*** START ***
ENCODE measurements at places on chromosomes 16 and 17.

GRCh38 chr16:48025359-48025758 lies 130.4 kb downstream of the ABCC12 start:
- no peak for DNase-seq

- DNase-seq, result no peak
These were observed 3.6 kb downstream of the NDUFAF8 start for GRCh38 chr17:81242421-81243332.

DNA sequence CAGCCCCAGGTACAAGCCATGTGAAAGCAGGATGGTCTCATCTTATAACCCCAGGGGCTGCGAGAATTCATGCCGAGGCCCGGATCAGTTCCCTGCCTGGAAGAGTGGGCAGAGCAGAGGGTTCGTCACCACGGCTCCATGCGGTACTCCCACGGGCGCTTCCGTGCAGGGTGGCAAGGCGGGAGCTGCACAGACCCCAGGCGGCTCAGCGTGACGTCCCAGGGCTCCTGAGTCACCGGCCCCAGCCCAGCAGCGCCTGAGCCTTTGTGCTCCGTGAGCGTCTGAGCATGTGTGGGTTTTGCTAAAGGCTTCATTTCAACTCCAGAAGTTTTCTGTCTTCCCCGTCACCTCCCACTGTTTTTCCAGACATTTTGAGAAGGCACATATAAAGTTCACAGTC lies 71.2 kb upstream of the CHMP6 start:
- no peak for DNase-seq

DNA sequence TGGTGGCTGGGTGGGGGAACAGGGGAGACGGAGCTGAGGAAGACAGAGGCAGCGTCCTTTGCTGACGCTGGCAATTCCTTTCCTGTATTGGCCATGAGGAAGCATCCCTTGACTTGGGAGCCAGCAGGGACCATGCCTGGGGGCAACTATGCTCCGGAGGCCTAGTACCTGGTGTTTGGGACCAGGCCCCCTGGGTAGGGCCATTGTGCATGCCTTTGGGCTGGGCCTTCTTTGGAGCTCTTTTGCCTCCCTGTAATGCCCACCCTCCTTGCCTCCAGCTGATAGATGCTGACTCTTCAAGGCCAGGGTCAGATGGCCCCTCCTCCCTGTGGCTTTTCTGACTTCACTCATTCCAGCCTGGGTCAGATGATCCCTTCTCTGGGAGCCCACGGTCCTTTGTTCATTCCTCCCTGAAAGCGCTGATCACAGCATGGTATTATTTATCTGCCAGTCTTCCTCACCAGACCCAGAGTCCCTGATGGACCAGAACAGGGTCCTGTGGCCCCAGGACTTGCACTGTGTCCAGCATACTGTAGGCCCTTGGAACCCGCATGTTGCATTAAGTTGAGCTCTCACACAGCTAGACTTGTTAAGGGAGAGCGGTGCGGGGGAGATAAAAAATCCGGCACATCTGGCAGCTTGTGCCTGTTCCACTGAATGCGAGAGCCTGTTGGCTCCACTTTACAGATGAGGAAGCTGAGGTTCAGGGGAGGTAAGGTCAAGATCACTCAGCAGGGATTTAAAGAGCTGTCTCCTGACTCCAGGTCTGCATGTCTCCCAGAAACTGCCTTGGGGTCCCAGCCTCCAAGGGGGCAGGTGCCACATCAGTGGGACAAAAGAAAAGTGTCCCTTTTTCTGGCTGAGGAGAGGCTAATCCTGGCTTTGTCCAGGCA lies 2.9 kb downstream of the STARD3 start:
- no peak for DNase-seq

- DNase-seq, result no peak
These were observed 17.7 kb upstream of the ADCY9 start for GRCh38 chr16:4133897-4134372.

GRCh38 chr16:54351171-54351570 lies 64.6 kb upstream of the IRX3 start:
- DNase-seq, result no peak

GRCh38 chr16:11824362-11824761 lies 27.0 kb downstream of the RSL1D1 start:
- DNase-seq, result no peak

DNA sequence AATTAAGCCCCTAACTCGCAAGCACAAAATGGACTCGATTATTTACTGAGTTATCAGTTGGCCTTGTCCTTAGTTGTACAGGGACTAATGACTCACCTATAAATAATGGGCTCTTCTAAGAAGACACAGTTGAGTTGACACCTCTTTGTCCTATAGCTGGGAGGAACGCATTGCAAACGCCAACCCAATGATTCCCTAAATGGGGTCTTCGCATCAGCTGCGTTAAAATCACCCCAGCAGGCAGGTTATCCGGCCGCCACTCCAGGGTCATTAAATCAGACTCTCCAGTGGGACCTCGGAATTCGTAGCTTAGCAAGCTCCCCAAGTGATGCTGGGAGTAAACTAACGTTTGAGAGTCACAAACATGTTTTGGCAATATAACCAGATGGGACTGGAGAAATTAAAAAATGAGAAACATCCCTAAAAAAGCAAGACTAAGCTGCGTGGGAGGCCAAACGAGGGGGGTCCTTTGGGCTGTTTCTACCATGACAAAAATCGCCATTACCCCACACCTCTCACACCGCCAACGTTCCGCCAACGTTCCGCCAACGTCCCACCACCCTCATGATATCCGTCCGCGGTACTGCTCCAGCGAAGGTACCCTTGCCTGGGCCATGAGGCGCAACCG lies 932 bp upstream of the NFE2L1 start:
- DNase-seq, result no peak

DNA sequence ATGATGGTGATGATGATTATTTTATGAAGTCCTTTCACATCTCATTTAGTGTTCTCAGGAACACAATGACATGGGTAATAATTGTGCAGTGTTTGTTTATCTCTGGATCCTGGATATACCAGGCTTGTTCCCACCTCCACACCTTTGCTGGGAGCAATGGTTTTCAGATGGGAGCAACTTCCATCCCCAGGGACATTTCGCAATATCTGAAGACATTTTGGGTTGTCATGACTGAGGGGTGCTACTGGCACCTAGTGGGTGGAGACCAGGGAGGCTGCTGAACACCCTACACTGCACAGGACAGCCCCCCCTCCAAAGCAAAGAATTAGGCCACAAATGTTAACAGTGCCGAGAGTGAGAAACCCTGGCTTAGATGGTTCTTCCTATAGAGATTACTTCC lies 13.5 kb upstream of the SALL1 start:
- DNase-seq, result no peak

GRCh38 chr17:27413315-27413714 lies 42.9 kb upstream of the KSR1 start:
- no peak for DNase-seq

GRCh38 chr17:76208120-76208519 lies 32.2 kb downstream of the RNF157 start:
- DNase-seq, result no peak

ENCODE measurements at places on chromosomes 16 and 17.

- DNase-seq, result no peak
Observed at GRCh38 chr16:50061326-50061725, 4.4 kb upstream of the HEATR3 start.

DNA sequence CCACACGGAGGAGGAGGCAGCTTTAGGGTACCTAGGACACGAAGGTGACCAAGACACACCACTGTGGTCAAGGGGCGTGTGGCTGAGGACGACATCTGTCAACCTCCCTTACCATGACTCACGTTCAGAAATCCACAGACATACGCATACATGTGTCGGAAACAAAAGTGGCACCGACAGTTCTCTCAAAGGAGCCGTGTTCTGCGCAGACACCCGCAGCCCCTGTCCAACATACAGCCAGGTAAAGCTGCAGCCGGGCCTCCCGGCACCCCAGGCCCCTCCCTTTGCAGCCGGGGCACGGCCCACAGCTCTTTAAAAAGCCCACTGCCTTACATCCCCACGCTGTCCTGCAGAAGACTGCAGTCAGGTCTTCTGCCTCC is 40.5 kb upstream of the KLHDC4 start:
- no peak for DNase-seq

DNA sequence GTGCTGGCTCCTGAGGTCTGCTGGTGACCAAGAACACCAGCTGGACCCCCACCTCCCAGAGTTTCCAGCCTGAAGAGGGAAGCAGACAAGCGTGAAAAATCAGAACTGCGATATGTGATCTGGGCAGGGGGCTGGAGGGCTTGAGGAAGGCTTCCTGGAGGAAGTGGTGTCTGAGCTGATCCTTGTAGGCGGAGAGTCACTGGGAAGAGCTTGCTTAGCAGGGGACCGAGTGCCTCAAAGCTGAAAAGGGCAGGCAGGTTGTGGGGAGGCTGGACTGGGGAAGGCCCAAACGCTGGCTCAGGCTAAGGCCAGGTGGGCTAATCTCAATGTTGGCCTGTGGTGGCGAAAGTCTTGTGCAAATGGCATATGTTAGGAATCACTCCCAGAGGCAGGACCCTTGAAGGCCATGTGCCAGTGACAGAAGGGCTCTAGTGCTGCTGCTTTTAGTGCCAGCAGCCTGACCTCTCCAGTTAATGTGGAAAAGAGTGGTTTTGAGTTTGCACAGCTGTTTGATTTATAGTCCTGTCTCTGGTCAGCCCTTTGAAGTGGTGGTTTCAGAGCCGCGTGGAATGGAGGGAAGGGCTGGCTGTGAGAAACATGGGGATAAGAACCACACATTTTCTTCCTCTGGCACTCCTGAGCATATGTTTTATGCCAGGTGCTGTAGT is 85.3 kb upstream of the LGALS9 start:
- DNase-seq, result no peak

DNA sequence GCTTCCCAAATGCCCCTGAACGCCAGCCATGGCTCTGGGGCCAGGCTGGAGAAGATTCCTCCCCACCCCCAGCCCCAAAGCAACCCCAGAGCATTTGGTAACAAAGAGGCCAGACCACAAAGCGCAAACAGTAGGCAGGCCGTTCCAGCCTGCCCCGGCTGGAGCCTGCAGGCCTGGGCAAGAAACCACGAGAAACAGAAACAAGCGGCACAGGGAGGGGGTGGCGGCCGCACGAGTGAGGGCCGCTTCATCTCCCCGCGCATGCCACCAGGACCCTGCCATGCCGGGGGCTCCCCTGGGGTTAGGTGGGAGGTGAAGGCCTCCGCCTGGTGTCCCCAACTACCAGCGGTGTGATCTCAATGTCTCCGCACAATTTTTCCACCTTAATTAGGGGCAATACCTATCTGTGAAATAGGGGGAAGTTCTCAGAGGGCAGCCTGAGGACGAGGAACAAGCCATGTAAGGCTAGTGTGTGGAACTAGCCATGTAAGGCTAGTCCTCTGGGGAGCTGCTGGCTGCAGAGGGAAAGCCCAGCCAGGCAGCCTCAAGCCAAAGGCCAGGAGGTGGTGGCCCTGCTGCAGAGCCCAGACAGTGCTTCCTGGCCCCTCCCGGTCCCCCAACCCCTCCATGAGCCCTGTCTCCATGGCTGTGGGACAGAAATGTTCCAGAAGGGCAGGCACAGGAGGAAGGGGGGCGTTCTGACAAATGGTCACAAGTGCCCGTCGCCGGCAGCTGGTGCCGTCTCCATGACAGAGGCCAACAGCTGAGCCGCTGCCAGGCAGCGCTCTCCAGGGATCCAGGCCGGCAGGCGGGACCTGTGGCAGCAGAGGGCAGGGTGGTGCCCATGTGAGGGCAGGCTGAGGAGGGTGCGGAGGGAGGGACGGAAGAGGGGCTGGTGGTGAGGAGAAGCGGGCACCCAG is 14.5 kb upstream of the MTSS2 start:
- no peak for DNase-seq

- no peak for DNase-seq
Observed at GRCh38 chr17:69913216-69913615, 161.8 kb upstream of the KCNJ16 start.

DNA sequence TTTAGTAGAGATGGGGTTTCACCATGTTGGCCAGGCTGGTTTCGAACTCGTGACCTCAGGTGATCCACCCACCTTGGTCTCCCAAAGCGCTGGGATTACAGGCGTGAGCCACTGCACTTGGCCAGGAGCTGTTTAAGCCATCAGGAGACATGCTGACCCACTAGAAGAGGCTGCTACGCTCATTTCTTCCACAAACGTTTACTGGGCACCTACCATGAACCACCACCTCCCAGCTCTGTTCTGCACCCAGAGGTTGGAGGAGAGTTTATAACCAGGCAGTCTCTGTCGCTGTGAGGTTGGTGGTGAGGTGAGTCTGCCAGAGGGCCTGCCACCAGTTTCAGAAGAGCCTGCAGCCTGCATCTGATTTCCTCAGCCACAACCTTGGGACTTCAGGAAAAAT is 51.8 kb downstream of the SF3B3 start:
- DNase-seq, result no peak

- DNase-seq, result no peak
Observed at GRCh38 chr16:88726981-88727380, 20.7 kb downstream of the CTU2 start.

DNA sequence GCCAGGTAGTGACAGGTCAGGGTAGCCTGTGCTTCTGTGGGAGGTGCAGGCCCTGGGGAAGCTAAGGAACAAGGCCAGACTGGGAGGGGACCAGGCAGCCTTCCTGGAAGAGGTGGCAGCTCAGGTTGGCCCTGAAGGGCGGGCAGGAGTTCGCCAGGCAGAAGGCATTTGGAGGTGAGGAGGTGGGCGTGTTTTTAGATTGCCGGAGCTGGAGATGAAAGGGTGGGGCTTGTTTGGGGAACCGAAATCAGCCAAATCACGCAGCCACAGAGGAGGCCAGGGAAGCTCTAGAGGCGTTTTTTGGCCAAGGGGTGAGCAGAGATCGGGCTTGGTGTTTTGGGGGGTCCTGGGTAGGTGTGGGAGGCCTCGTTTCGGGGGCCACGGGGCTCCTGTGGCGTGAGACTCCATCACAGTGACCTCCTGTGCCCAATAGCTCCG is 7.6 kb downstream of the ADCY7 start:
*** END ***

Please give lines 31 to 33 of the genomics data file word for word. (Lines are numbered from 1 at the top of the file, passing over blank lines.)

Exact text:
DNA sequence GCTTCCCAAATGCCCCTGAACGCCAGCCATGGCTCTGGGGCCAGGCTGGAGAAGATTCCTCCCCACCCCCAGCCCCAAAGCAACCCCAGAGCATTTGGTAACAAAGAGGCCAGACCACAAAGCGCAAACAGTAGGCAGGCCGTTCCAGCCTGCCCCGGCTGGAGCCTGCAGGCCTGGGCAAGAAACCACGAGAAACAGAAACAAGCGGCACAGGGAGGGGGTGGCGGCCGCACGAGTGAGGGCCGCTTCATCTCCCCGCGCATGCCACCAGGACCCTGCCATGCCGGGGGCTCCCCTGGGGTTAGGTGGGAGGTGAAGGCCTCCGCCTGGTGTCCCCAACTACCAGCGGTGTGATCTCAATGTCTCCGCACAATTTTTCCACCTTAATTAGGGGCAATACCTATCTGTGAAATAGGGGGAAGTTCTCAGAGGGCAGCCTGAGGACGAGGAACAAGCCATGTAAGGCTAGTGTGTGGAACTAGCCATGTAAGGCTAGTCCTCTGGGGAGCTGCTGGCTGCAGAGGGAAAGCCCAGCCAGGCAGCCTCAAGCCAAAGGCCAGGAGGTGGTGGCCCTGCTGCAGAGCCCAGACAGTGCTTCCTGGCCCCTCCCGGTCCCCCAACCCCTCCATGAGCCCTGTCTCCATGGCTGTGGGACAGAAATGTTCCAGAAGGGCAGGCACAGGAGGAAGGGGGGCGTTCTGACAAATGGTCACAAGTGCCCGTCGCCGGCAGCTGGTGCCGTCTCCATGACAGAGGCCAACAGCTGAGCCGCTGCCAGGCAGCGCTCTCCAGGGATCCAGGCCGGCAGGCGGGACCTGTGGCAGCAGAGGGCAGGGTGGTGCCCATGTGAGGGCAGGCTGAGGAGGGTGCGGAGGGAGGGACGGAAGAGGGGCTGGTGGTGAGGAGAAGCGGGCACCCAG is 14.5 kb upstream of the MTSS2 start:
- no peak for DNase-seq

- no peak for DNase-seq